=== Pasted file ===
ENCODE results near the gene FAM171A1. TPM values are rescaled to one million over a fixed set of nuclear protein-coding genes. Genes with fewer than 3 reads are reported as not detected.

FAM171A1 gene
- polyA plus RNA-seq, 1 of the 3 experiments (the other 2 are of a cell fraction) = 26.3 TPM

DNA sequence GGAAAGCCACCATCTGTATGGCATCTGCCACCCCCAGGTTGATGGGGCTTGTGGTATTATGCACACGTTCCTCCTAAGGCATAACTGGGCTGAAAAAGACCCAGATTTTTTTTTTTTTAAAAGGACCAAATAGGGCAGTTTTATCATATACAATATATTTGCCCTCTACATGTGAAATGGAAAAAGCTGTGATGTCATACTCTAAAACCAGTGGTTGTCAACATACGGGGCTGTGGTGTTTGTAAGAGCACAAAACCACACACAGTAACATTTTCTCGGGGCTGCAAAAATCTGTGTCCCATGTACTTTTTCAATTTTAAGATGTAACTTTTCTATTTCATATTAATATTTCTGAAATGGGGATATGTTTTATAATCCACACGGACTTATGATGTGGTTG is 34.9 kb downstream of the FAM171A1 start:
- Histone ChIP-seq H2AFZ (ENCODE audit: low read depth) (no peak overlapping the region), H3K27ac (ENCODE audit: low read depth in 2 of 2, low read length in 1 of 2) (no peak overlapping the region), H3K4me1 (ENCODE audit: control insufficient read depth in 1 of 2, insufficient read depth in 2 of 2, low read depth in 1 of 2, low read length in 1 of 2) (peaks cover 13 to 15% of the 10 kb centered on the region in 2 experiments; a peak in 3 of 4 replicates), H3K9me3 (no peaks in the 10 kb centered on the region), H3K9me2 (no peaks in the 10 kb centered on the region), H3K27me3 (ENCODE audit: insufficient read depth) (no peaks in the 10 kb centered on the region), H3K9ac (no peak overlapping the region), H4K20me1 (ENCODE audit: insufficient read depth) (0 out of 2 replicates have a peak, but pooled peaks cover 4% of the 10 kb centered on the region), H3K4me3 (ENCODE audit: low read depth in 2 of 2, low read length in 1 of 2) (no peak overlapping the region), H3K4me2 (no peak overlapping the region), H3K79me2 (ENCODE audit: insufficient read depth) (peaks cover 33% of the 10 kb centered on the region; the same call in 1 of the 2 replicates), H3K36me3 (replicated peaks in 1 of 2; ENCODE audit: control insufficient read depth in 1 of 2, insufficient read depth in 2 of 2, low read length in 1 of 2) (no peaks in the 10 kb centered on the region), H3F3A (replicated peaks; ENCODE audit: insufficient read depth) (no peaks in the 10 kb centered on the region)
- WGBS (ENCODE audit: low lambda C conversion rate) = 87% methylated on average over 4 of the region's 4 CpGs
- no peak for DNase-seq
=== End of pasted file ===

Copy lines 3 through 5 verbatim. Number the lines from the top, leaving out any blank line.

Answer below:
- polyA plus RNA-seq, 1 of the 3 experiments (the other 2 are of a cell fraction) = 26.3 TPM

DNA sequence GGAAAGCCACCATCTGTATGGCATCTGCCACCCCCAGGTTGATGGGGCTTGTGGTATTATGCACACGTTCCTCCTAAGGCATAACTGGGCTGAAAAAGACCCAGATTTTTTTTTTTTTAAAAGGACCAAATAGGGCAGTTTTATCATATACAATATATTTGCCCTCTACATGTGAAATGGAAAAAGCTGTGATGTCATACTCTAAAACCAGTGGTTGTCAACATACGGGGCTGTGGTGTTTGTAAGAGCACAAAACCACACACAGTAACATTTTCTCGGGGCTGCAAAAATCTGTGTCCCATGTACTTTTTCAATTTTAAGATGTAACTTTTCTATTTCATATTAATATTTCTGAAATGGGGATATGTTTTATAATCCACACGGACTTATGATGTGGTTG is 34.9 kb downstream of the FAM171A1 start:
- Histone ChIP-seq H2AFZ (ENCODE audit: low read depth) (no peak overlapping the region), H3K27ac (ENCODE audit: low read depth in 2 of 2, low read length in 1 of 2) (no peak overlapping the region), H3K4me1 (ENCODE audit: control insufficient read depth in 1 of 2, insufficient read depth in 2 of 2, low read depth in 1 of 2, low read length in 1 of 2) (peaks cover 13 to 15% of the 10 kb centered on the region in 2 experiments; a peak in 3 of 4 replicates), H3K9me3 (no peaks in the 10 kb centered on the region), H3K9me2 (no peaks in the 10 kb centered on the region), H3K27me3 (ENCODE audit: insufficient read depth) (no peaks in the 10 kb centered on the region), H3K9ac (no peak overlapping the region), H4K20me1 (ENCODE audit: insufficient read depth) (0 out of 2 replicates have a peak, but pooled peaks cover 4% of the 10 kb centered on the region), H3K4me3 (ENCODE audit: low read depth in 2 of 2, low read length in 1 of 2) (no peak overlapping the region), H3K4me2 (no peak overlapping the region), H3K79me2 (ENCODE audit: insufficient read depth) (peaks cover 33% of the 10 kb centered on the region; the same call in 1 of the 2 replicates), H3K36me3 (replicated peaks in 1 of 2; ENCODE audit: control insufficient read depth in 1 of 2, insufficient read depth in 2 of 2, low read length in 1 of 2) (no peaks in the 10 kb centered on the region), H3F3A (replicated peaks; ENCODE audit: insufficient read depth) (no peaks in the 10 kb centered on the region)